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For those of you interested, today we have had several reports of a Brown Pelican seen at Lake Wichita across the street from the State Hospital.
Odds are the Brown Pelican was blown up here by the hurricane that just went past us the other day,  This species is most common along the Louisiana coast, but is considered threatened.
He is in the company of White Pelicans, but keeping to himself.
If you get a chance go out and look. 

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–Heavy rainfall associated with the remnants of Hermine will continue to move north across Texas today and tomorrow.  Additional rainfall amounts follow: •North TX / Central Oklahoma – Widespread 3”-5”, isolated 6” •Central TX – Widespread 2”-4”, isolated 6” amounts –There is a slight threat for tropical tornadoes across the North Central TX / South Central OK through this afternoon.

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With the growing season winding down, hay and forage supplies are a mixed bag in Texas, according to AgriLife Extension Service personnel.

Local producers indicate that they had good yield with wheat hay, but some hay tested low on protein. That carried into the grass hay produced locally. Producers had great yields early, but report that the nutrient value may not be what they are use to. Late season yields were low due to moisture and the stressed plants produced lower value hay.
In the Coastal Bend and South Plains regions, there’s plenty of hay to go around. Throughout the eastern and northern parts of the state, though, stocks are either short or critically low.

Aaron Low, Extension agent in Cherokee County, says hay production in his region was hit with a double whammy. An unusually wet, cool winter and early spring delayed summer grasses coming out of dormancy. A midsummer drought followed, along with an extended triple-digit heat wave, bringing hay production to a halt. “It’s pretty much the same story throughout East Texas,” Low says.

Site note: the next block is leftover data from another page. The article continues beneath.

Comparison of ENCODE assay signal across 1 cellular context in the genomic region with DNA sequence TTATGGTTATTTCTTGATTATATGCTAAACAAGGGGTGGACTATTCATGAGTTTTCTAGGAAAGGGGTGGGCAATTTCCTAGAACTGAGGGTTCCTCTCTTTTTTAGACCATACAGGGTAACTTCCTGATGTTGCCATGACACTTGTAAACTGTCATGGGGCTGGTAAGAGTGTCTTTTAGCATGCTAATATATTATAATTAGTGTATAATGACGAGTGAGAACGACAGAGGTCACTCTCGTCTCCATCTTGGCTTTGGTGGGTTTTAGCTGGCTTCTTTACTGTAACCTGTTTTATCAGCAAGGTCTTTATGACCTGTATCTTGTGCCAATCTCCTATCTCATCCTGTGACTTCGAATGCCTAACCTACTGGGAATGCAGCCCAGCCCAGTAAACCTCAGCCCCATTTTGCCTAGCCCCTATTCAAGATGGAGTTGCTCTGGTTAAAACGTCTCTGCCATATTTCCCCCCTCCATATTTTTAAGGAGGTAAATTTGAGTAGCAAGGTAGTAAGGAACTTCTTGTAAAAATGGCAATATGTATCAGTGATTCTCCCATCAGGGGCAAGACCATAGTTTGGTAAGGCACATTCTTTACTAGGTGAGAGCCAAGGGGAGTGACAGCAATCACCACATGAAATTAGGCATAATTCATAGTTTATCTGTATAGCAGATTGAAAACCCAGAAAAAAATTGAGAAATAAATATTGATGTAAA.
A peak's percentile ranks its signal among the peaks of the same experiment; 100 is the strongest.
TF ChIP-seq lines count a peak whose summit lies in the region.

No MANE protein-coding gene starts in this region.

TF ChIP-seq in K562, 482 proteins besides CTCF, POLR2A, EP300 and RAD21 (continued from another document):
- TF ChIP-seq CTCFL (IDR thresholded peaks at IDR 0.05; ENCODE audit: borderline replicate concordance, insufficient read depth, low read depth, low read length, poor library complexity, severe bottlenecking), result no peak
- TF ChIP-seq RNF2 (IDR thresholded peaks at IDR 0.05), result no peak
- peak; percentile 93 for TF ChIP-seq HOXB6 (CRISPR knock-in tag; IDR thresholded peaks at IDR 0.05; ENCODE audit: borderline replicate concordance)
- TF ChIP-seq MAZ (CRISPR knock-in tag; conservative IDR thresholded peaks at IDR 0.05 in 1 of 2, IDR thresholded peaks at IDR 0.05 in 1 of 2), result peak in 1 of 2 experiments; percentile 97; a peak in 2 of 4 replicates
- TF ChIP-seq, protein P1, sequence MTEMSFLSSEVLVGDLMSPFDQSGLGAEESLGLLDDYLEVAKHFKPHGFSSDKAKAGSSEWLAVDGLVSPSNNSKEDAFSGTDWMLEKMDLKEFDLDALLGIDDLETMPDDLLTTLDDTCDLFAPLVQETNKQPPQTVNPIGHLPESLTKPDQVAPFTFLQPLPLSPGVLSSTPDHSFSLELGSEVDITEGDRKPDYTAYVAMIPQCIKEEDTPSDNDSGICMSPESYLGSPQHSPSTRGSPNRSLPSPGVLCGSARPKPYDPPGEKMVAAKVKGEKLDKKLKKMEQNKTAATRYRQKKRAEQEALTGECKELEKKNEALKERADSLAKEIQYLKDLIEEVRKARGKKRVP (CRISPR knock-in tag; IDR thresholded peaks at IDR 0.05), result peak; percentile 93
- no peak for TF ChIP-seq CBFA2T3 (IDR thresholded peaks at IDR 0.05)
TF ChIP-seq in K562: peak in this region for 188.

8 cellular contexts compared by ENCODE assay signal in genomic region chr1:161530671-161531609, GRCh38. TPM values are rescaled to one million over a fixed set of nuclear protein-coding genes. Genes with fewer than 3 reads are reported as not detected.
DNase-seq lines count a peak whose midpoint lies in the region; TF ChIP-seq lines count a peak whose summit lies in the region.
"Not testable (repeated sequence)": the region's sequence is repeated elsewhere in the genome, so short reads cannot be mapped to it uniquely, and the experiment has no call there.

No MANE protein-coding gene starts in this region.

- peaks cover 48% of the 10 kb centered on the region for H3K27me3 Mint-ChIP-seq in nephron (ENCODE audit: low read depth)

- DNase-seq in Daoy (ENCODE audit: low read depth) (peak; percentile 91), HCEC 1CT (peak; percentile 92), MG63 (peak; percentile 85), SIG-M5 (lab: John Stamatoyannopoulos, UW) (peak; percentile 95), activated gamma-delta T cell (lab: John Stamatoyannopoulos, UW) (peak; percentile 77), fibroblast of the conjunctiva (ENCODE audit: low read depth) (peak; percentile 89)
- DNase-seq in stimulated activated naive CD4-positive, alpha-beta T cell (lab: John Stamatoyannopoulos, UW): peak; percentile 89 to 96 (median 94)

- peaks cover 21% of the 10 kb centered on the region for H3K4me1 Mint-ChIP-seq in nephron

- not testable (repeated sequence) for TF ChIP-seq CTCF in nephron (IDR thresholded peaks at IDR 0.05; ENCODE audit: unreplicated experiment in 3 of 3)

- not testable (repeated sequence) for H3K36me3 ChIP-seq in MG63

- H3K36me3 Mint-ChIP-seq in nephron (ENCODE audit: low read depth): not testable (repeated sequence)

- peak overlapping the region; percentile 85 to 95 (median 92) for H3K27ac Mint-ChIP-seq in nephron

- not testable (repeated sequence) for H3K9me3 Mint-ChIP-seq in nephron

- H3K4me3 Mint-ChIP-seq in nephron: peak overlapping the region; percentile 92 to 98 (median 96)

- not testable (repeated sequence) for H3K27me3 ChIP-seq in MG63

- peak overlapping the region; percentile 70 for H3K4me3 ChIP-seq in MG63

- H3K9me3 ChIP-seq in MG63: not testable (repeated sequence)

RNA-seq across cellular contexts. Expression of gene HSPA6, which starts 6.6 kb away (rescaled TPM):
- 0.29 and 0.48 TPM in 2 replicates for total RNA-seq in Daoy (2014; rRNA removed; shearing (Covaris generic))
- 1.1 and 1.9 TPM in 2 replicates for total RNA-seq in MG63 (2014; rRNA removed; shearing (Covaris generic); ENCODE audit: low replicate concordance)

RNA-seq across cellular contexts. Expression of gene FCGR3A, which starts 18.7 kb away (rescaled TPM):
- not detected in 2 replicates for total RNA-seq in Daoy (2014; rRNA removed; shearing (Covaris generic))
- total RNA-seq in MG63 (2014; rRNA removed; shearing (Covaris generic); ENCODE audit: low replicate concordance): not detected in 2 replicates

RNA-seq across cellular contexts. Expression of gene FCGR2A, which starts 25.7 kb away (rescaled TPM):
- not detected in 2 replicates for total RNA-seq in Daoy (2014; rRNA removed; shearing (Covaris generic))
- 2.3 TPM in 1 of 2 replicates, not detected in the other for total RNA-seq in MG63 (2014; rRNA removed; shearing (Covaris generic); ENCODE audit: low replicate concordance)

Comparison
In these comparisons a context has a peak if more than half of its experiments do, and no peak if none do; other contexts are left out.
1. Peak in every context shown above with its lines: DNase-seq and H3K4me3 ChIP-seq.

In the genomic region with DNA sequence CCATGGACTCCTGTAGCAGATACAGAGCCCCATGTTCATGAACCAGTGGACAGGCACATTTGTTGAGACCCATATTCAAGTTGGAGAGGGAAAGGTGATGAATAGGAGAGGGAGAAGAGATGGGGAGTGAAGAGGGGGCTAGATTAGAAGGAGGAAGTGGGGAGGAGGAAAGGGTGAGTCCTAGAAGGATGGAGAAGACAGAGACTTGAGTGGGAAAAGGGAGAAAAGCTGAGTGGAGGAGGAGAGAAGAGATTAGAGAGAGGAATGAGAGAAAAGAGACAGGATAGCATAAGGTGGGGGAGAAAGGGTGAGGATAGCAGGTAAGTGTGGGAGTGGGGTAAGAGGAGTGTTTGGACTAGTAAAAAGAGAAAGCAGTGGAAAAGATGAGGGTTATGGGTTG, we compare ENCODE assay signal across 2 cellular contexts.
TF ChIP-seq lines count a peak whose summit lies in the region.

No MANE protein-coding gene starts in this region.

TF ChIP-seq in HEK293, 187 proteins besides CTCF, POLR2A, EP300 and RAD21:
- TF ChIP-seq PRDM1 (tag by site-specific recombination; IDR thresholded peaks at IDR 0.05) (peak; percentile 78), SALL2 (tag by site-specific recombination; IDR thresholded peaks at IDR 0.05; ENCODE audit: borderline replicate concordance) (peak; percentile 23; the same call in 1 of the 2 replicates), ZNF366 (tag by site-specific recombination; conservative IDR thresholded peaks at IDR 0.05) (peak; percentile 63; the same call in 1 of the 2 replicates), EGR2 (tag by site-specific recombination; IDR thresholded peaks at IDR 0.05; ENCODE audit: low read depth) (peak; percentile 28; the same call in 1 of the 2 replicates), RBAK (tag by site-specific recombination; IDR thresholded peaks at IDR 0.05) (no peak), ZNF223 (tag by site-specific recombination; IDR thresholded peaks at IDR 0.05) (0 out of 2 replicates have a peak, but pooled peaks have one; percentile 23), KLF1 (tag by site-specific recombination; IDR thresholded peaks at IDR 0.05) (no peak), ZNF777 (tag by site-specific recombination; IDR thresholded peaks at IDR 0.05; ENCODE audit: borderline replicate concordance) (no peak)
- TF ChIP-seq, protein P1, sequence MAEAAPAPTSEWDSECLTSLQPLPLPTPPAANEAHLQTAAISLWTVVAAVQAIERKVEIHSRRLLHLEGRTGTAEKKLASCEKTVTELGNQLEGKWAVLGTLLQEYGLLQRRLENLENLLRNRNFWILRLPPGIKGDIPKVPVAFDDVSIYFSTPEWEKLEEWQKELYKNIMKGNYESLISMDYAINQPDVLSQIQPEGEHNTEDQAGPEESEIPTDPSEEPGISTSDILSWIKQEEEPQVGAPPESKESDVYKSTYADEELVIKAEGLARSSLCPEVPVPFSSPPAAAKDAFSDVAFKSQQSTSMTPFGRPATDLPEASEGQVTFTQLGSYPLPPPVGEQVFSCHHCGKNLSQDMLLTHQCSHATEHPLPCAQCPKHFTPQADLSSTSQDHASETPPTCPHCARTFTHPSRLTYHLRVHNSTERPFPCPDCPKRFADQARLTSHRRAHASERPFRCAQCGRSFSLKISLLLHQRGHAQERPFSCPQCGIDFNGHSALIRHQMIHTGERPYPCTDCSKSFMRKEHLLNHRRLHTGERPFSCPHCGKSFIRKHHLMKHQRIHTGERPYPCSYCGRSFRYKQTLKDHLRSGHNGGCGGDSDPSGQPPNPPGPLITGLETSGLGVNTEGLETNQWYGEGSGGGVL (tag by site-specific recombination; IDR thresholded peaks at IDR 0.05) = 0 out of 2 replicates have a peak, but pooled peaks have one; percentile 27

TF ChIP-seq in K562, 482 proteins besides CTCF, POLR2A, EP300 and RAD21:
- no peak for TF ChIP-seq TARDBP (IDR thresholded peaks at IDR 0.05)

Galen Logan, AgriLife Extension agent in Camp County, offers a similar account. Although many producers in his area got a second cutting, the season started late and supplies are low.

Logan says growers might offset low supplies by planting winter pastures. But unless the area gets more rain, they’ll just be wasting seed in dry ground. “It’s bad. I don’t know what we’re going to do,” he says.

North of Dallas in Collin County, there is a shortage of high-quality grass hay, says county agent Rick Maxwell. “But a lot of producers are baling up cornstalks, so I imagine we’ll be okay,” he says.

Maxwell cautions that cornstalks are low on energy and protein compared to grass hay. Producers will have to feed more of it and add supplements. But he believes most livestock producers will get through the winter without having to buy hay.